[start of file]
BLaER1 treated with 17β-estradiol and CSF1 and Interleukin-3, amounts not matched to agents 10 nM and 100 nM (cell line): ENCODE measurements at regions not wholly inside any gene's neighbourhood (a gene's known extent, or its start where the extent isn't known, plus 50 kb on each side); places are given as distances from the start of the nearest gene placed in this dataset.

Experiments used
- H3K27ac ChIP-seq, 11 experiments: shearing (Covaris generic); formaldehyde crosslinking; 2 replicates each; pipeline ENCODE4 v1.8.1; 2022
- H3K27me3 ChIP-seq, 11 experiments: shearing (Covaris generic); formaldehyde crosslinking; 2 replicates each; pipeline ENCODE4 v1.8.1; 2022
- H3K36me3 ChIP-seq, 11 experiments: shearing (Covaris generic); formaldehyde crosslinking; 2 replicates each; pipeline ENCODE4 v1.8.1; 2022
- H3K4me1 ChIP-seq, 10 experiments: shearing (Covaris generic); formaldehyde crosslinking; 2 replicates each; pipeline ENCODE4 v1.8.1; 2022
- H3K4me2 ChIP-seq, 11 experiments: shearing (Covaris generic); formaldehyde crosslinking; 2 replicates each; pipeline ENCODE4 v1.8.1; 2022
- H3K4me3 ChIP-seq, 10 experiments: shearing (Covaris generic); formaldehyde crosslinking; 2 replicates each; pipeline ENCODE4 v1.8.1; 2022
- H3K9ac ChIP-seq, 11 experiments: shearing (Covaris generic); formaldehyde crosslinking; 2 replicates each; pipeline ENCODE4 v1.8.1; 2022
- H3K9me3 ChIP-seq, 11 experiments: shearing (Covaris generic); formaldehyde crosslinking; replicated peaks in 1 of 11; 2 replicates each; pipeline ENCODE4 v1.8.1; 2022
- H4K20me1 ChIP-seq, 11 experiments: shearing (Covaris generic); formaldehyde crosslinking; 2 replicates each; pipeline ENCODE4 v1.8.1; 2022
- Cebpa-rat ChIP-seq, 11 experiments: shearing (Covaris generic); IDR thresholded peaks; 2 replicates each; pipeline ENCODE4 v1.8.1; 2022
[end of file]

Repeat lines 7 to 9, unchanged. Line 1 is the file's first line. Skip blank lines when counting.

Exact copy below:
- H3K4me2 ChIP-seq, 11 experiments: shearing (Covaris generic); formaldehyde crosslinking; 2 replicates each; pipeline ENCODE4 v1.8.1; 2022
- H3K4me3 ChIP-seq, 10 experiments: shearing (Covaris generic); formaldehyde crosslinking; 2 replicates each; pipeline ENCODE4 v1.8.1; 2022
- H3K9ac ChIP-seq, 11 experiments: shearing (Covaris generic); formaldehyde crosslinking; 2 replicates each; pipeline ENCODE4 v1.8.1; 2022